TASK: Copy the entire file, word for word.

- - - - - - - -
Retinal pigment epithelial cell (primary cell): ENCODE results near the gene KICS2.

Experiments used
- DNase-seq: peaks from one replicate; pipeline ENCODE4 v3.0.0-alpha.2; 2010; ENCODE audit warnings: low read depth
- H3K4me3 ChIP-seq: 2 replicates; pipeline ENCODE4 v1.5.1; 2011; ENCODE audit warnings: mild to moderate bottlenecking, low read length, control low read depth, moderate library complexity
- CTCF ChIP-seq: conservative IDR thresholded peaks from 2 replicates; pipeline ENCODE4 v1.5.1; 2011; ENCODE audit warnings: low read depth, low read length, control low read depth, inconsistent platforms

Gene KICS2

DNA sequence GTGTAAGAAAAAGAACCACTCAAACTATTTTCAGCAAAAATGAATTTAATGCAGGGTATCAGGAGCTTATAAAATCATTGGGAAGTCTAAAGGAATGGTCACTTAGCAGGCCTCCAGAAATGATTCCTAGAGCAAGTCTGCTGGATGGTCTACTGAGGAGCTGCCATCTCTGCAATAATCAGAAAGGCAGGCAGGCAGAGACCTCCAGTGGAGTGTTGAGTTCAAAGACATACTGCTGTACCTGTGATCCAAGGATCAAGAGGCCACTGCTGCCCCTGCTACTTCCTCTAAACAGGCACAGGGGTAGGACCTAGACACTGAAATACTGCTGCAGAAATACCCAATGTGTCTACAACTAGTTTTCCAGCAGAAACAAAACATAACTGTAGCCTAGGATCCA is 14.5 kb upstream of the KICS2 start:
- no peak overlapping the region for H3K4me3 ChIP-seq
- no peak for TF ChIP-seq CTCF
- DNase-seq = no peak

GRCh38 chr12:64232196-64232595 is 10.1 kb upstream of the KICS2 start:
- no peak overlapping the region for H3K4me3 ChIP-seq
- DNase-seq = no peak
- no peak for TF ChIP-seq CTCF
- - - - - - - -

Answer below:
Retinal pigment epithelial cell (primary cell): ENCODE results near the gene KICS2.

Experiments used
- DNase-seq: peaks from one replicate; pipeline ENCODE4 v3.0.0-alpha.2; 2010; ENCODE audit warnings: low read depth
- H3K4me3 ChIP-seq: 2 replicates; pipeline ENCODE4 v1.5.1; 2011; ENCODE audit warnings: mild to moderate bottlenecking, low read length, control low read depth, moderate library complexity
- CTCF ChIP-seq: conservative IDR thresholded peaks from 2 replicates; pipeline ENCODE4 v1.5.1; 2011; ENCODE audit warnings: low read depth, low read length, control low read depth, inconsistent platforms

Gene KICS2

DNA sequence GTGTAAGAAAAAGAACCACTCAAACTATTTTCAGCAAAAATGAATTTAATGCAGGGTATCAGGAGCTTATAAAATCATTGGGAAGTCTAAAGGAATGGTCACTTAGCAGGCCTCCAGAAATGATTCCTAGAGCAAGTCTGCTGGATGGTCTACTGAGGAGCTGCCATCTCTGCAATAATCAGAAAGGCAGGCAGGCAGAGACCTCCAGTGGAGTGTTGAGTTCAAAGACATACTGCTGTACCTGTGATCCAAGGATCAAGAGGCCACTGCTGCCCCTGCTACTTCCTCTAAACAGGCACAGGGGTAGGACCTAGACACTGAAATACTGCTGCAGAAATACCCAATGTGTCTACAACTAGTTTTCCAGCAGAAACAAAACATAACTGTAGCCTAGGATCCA is 14.5 kb upstream of the KICS2 start:
- no peak overlapping the region for H3K4me3 ChIP-seq
- no peak for TF ChIP-seq CTCF
- DNase-seq = no peak

GRCh38 chr12:64232196-64232595 is 10.1 kb upstream of the KICS2 start:
- no peak overlapping the region for H3K4me3 ChIP-seq
- DNase-seq = no peak
- no peak for TF ChIP-seq CTCF